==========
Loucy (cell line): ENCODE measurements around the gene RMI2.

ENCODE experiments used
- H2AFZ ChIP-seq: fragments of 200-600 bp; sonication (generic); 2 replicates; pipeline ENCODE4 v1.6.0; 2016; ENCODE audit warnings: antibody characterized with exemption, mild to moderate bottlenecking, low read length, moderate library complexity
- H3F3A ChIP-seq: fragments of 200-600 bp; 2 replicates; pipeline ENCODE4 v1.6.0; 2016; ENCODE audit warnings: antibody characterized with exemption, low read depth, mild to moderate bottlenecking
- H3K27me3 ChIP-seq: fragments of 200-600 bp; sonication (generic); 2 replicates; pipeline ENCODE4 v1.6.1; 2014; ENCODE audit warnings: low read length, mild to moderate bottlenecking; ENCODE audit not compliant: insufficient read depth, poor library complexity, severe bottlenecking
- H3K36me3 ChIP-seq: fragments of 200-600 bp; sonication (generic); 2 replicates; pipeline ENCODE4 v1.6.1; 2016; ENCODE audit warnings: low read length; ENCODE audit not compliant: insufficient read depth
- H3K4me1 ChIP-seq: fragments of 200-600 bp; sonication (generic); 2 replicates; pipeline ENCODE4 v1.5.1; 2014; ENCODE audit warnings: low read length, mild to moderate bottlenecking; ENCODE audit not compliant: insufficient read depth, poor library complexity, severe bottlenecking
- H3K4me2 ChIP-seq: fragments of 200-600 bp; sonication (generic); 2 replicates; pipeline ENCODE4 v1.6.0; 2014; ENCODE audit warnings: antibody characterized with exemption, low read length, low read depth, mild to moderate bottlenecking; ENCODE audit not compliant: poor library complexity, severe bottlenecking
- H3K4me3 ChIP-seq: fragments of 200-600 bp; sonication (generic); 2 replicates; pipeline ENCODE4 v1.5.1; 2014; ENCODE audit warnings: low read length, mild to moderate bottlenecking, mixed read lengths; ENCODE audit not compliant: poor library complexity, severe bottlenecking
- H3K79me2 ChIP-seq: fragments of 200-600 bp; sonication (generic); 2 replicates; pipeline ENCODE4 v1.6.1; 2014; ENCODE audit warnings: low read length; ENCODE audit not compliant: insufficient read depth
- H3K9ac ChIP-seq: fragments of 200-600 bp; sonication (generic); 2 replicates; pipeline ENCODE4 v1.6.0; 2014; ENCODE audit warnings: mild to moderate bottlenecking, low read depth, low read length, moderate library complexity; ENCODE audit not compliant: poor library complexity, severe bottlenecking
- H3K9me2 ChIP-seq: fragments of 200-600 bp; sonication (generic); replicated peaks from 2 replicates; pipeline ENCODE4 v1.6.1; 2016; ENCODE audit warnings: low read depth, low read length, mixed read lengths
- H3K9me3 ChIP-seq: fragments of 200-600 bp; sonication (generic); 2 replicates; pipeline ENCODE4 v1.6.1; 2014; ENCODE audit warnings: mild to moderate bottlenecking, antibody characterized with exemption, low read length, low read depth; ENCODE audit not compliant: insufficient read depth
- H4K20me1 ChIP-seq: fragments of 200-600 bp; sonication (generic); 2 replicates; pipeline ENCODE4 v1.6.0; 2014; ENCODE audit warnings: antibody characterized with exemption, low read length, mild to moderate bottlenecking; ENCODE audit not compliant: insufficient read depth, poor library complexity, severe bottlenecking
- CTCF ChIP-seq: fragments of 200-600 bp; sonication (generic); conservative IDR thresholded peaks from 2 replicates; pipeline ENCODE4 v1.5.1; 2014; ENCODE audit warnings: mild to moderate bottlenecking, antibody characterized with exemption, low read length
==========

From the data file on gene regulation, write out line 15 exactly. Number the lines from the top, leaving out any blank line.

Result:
- CTCF ChIP-seq: fragments of 200-600 bp; sonication (generic); conservative IDR thresholded peaks from 2 replicates; pipeline ENCODE4 v1.5.1; 2014; ENCODE audit warnings: mild to moderate bottlenecking, antibody characterized with exemption, low read length